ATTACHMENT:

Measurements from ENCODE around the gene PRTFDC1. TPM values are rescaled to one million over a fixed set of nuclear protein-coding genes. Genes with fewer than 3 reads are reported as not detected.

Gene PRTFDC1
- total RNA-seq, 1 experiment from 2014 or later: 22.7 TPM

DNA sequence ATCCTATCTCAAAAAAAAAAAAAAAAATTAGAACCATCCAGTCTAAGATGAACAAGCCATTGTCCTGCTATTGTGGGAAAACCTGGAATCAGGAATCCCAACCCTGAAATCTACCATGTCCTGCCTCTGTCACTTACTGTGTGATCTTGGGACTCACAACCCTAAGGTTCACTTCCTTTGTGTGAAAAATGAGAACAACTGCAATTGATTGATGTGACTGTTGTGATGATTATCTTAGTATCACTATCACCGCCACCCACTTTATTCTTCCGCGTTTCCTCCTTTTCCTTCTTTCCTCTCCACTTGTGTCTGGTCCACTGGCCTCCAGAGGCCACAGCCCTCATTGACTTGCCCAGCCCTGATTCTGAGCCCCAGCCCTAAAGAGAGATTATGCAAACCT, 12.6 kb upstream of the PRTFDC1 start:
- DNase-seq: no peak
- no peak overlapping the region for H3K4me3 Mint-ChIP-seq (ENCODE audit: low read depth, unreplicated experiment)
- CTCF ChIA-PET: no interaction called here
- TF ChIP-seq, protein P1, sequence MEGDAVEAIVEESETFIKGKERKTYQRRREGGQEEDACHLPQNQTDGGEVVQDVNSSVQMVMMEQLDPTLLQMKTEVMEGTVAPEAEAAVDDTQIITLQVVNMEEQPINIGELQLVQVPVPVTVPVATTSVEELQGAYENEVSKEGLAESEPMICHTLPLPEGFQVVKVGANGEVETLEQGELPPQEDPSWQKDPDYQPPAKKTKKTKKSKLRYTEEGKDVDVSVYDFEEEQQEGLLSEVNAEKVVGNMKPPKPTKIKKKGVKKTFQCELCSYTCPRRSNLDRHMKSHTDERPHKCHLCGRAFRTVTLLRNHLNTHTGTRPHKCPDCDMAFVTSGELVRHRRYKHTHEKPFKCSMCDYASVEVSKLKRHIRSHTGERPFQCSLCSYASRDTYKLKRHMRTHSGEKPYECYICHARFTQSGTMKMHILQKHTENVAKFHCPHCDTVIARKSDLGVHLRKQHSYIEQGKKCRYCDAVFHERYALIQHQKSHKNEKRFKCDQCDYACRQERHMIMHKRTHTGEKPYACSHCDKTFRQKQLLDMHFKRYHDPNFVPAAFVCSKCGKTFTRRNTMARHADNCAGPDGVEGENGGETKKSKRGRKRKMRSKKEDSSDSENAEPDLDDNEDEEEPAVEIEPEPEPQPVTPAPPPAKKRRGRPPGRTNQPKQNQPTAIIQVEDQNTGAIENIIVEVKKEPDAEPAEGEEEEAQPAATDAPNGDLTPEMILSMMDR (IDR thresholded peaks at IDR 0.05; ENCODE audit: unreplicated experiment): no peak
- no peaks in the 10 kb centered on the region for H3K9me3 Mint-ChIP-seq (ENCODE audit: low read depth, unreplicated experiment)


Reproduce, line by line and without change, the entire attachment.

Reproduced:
Measurements from ENCODE around the gene PRTFDC1. TPM values are rescaled to one million over a fixed set of nuclear protein-coding genes. Genes with fewer than 3 reads are reported as not detected.

Gene PRTFDC1
- total RNA-seq, 1 experiment from 2014 or later: 22.7 TPM

DNA sequence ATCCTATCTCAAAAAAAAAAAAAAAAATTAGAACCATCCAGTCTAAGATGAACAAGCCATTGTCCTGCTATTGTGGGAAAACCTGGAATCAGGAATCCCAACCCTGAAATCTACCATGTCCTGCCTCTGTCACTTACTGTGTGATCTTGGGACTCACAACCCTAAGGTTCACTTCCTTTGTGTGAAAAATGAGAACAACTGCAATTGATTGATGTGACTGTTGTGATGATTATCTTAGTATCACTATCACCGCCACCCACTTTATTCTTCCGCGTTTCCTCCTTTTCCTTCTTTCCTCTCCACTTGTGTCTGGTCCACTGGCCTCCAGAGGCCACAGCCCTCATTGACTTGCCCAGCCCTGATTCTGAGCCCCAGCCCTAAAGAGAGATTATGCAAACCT, 12.6 kb upstream of the PRTFDC1 start:
- DNase-seq: no peak
- no peak overlapping the region for H3K4me3 Mint-ChIP-seq (ENCODE audit: low read depth, unreplicated experiment)
- CTCF ChIA-PET: no interaction called here
- TF ChIP-seq, protein P1, sequence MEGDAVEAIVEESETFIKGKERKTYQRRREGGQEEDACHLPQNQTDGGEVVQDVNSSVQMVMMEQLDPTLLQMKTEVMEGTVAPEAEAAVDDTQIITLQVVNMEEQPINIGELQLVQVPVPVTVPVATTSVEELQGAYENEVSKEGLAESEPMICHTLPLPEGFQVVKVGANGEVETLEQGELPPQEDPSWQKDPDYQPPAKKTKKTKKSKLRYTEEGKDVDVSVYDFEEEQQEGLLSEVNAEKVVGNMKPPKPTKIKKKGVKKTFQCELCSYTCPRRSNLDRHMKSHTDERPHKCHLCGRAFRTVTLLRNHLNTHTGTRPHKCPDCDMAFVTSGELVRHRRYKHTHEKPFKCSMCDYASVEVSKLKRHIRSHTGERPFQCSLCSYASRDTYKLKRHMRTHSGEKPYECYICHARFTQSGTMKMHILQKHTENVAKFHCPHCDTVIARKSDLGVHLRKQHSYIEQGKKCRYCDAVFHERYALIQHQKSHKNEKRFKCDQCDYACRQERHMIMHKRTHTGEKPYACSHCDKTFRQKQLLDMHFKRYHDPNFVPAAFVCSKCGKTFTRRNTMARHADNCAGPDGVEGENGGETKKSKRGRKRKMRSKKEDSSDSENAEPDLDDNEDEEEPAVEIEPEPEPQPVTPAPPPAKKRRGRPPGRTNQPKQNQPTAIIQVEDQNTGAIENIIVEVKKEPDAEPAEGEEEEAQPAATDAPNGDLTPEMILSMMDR (IDR thresholded peaks at IDR 0.05; ENCODE audit: unreplicated experiment): no peak
- no peaks in the 10 kb centered on the region for H3K9me3 Mint-ChIP-seq (ENCODE audit: low read depth, unreplicated experiment)